The Secret Service is one of the government's biggest weapons against computer crime
With technology advancing at Internet speed, staying ahead of the learning curve has become a major focus for the government's fastest-growing agency the U.S. Secret Service.
The Secret Service, which splits its focus between protecting heads of state and conducting criminal investigations, is one of the government's biggest weapons against computer crime.
"This will be the crime of the future," says Leo Jackson, an assistant to the Special Agent in Charge with the Secret Service. "The reason why we're expanding the number of people we have and dedicating more manpower and training is because we see the future."
The Electronic Crimes Special Agent Program began with a handful of specially trained agents in 1987. Today, that number has grown to 155, and it's expected to exceed 200 by the end of the year.
The agency also is giving agents specific electronic crime training, recruiting new agents with high-tech skills, working with industry leaders and analyzing new technology and products before they hit the market.
Agents see technology as the basis for an increasing amount of crime, including corporate sabotage and credit card fraud. Computers and the Internet give criminals their chance to be borderless and anonymous.
"It's low-risk crime," the Secret Service's Ray Ventura said. "You're in your house, in the privacy of your own home.... This is the future. We're going to do whatever it takes to keep pace. "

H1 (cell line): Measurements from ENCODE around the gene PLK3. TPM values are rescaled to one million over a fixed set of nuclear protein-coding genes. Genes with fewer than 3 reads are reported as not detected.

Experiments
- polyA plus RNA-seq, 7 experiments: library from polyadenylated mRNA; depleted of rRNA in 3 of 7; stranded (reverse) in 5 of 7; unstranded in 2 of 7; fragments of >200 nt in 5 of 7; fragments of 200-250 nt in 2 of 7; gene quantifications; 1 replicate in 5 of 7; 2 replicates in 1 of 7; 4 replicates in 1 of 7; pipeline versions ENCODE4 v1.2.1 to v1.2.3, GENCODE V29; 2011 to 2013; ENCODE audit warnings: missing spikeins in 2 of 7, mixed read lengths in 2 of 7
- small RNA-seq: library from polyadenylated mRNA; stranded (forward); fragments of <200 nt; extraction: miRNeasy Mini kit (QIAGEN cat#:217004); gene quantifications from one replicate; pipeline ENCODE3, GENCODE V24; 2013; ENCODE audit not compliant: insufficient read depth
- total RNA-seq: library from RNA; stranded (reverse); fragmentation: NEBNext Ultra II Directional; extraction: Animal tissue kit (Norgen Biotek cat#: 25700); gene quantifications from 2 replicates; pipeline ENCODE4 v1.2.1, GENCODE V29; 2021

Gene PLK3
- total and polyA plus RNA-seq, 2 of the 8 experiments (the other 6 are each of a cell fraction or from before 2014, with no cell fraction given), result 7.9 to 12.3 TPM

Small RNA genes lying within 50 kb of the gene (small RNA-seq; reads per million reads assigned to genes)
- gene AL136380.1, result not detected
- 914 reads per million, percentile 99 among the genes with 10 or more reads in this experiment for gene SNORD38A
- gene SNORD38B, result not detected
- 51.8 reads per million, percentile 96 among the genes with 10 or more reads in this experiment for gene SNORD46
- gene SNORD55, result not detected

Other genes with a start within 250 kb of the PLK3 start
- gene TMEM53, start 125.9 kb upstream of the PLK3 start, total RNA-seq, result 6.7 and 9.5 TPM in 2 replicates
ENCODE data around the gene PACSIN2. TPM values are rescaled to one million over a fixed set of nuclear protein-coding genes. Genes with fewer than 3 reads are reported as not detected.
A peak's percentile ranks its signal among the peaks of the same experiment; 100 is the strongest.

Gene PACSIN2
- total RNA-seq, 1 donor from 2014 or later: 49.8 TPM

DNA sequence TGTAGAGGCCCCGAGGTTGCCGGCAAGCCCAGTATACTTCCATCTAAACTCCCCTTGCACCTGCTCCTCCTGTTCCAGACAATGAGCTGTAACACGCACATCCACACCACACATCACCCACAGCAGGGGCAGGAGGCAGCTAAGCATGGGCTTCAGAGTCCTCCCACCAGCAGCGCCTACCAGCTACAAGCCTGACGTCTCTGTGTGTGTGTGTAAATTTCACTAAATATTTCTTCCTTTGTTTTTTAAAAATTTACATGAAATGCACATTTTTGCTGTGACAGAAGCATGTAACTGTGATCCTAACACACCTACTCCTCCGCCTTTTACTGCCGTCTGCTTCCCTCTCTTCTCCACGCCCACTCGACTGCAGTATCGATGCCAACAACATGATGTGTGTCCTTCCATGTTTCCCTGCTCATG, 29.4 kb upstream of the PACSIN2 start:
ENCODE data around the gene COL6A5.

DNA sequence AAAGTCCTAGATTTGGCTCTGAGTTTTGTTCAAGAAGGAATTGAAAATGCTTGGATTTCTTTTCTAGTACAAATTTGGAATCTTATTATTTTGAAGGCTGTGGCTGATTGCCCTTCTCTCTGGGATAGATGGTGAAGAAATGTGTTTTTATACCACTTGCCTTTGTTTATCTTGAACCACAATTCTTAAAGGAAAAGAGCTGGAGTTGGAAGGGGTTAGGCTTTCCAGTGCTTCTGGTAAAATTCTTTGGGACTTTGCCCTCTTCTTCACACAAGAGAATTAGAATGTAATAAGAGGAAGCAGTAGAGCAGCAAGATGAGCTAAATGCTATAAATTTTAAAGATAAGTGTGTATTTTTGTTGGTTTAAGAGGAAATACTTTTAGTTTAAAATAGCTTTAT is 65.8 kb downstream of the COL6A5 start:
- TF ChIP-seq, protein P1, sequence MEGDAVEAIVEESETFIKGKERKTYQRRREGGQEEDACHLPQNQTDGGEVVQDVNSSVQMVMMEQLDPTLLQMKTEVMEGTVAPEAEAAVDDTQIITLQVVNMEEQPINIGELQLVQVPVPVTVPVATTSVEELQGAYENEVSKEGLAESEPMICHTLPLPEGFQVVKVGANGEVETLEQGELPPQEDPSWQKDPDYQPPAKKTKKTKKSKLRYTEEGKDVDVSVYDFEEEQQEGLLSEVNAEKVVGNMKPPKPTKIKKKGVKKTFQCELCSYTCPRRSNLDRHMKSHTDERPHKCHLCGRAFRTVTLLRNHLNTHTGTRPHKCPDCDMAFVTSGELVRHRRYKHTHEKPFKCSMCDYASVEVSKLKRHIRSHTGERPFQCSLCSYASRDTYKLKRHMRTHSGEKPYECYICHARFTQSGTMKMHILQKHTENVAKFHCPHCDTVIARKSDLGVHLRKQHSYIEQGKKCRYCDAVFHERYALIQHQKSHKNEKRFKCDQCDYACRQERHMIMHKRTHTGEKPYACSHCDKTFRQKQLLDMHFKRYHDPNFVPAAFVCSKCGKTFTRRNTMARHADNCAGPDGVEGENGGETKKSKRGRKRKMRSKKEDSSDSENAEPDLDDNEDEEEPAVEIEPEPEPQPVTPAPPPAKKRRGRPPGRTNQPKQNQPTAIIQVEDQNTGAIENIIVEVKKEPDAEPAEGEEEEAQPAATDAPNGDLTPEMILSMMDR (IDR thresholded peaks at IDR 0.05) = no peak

The Secret Service also is focusing on analyzing new products and services, and it alerts the vendor to any security weaknesses they find.
"Recently, we have made a special effort to contact companies that we have found have systemic weaknesses in products they're offering, " Lugo said.
The new technology they're watching the closest is wireless.
"You have multiapplication devices going wireless, " Lugo said. "All that information is being transmitted out in the open."
The upshot of these efforts is that the Secret Service is changing the commonly held view that the average computer criminal can outsmart the average law enforcement official.
"People think, "I can do this and how can they ever trace it?' " Ventura said. "I don't think they comprehend the experts we're putting in the field."
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